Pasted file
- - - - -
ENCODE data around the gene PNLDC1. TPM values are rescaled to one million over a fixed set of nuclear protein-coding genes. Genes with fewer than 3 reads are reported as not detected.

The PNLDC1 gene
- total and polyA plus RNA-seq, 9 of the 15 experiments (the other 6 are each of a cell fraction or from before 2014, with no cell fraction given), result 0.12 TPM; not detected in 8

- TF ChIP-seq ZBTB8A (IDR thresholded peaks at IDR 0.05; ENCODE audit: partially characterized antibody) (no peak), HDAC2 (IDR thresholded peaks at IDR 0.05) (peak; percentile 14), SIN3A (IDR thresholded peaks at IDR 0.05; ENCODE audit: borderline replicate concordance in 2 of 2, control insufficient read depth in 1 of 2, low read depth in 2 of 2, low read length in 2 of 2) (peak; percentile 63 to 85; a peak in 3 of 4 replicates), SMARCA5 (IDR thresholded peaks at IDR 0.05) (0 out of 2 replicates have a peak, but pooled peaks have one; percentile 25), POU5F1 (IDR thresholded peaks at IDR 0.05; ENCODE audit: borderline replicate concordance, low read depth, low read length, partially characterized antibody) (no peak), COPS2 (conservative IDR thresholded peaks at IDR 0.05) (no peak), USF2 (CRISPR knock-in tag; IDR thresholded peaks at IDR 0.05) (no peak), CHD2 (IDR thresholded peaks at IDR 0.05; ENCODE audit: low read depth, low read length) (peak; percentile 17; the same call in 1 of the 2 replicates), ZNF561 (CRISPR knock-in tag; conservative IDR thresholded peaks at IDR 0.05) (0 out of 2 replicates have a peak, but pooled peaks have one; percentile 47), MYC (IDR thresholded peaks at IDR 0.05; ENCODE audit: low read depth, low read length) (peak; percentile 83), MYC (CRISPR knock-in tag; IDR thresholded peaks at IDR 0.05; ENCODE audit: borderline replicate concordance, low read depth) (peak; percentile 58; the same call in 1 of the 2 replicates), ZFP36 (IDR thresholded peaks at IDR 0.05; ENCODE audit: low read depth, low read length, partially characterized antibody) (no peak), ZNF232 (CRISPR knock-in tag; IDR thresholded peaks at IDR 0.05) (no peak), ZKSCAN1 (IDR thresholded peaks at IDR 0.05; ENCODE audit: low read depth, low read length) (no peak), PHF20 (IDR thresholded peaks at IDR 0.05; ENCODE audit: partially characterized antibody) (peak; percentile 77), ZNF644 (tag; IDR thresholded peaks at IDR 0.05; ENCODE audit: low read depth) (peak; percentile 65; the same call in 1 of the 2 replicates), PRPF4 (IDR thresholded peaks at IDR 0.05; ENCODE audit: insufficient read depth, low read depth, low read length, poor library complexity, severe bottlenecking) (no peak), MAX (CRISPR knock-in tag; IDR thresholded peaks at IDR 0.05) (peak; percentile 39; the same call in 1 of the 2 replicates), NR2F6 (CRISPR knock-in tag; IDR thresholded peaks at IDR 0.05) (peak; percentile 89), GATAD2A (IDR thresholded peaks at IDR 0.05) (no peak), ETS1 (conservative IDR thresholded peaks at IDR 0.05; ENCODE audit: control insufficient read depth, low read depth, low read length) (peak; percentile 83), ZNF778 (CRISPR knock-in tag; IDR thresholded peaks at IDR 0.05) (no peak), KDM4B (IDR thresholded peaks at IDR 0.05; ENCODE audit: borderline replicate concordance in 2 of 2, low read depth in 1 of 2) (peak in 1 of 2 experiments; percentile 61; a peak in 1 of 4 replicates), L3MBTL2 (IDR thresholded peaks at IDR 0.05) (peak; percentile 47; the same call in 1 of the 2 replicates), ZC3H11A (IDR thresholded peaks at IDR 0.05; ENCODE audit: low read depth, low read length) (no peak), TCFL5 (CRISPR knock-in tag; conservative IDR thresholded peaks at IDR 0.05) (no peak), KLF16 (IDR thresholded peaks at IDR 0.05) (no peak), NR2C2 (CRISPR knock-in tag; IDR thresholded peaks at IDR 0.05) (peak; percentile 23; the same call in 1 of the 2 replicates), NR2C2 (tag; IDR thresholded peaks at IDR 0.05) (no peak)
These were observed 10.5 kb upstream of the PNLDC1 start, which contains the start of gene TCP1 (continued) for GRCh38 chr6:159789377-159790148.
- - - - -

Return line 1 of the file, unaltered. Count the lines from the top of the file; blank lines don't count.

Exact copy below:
ENCODE data around the gene PNLDC1. TPM values are rescaled to one million over a fixed set of nuclear protein-coding genes. Genes with fewer than 3 reads are reported as not detected.